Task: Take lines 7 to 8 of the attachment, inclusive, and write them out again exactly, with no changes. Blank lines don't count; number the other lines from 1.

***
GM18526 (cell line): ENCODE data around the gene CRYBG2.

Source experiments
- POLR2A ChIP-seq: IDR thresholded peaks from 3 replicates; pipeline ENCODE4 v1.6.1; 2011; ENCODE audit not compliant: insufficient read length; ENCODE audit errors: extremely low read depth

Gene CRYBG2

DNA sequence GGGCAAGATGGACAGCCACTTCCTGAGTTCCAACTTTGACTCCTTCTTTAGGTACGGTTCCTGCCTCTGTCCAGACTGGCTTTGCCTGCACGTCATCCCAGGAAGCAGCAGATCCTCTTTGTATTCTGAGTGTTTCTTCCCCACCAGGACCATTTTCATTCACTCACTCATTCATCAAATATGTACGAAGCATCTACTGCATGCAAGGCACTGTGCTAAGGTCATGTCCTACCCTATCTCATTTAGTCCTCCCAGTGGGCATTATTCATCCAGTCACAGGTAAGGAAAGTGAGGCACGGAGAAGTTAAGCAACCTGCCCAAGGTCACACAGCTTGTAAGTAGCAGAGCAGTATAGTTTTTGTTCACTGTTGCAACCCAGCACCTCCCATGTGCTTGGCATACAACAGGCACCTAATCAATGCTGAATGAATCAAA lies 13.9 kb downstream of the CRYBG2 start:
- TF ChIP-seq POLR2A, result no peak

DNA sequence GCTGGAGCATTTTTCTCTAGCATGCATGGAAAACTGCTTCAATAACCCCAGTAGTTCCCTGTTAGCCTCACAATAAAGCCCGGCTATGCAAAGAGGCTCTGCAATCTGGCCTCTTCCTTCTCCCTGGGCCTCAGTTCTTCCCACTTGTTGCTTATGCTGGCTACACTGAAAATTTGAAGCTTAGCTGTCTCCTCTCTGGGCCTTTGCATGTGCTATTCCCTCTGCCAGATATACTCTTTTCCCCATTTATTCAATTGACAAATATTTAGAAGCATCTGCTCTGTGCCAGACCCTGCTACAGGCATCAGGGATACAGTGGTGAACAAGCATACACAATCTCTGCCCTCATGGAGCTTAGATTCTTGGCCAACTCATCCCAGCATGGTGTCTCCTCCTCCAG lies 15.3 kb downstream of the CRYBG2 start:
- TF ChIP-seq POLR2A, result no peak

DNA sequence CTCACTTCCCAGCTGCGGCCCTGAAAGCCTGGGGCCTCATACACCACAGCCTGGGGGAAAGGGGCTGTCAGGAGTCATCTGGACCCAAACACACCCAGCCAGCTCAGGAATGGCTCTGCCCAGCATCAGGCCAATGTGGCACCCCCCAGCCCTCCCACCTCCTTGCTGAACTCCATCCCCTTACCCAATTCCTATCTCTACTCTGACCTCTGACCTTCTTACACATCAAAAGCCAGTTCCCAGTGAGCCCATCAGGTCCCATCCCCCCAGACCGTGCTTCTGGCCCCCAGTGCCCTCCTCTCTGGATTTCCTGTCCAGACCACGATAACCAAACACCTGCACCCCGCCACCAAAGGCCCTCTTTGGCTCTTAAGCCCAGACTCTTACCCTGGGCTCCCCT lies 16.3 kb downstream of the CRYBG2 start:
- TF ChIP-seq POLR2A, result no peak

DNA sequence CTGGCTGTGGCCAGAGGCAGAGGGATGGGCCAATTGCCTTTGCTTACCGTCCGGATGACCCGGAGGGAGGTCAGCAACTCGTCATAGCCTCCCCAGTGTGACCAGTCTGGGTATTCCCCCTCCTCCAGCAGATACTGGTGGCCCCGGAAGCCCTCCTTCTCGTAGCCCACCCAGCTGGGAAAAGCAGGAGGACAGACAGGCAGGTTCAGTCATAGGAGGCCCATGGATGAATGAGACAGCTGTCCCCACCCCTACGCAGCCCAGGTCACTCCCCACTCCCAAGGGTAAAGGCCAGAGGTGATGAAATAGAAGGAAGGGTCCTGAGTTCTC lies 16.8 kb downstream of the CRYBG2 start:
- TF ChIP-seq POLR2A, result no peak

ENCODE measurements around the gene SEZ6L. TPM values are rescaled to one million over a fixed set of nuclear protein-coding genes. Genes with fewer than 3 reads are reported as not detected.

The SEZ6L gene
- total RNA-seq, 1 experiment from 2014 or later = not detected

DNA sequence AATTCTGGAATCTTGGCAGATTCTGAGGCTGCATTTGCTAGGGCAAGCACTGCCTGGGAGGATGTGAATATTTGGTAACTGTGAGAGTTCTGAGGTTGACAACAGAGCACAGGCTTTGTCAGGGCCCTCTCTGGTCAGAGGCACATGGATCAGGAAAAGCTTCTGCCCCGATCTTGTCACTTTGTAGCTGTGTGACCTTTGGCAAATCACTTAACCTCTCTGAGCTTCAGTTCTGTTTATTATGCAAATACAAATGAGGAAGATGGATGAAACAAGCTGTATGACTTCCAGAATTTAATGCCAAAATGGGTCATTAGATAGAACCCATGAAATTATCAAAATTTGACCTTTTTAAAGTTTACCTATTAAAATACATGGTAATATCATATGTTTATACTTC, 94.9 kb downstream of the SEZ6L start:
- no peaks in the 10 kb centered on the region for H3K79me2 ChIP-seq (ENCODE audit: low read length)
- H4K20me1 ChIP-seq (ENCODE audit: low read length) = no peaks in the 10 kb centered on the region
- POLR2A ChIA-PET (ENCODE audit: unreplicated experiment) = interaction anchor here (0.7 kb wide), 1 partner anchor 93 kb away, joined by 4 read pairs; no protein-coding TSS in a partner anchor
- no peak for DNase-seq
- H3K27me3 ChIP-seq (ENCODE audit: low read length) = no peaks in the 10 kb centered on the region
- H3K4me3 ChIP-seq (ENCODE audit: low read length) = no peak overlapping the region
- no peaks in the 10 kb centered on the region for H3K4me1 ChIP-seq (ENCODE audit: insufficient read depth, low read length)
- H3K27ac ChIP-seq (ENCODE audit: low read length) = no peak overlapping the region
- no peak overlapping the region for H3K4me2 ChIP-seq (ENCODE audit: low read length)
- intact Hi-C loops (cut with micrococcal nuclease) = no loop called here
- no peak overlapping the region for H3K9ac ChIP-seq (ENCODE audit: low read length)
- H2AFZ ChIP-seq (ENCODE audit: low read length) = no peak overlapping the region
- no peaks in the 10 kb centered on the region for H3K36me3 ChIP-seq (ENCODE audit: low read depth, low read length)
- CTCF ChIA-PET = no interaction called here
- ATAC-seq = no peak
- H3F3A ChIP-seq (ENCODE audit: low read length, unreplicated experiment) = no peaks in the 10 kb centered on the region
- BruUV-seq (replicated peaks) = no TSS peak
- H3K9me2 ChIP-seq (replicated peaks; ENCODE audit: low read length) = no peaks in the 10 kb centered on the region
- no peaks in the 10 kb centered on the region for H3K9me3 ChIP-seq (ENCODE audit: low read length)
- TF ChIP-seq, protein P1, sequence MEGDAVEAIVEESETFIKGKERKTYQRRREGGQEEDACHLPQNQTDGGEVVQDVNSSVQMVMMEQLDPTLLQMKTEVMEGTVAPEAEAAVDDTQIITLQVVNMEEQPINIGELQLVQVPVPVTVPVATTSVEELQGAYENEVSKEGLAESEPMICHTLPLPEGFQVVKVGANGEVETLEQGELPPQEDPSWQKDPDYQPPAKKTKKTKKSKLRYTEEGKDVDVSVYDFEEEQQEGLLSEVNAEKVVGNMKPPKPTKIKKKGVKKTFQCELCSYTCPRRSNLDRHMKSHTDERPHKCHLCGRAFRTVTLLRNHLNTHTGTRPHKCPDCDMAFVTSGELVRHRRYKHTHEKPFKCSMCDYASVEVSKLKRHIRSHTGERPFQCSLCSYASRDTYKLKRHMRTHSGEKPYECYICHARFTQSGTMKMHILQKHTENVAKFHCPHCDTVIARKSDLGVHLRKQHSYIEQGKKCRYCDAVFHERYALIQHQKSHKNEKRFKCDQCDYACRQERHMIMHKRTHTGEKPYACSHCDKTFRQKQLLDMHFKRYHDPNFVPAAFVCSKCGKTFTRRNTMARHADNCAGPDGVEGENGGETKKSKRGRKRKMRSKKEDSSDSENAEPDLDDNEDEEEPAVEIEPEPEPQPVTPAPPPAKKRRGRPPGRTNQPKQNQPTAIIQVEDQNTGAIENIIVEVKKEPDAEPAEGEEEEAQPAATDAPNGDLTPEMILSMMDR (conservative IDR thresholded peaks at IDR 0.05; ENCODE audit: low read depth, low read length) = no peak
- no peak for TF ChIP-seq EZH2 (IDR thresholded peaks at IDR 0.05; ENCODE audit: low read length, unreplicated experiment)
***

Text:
DNA sequence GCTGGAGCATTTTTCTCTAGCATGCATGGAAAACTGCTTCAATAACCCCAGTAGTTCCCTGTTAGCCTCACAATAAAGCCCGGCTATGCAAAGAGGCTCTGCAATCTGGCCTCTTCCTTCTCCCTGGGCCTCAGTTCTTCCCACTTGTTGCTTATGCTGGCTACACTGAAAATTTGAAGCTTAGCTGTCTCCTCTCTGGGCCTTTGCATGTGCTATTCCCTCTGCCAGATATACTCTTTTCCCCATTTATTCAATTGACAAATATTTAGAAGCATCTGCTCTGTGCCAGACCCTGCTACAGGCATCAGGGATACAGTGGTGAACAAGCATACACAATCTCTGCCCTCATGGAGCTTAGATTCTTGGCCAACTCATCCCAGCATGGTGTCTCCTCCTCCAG lies 15.3 kb downstream of the CRYBG2 start:
- TF ChIP-seq POLR2A, result no peak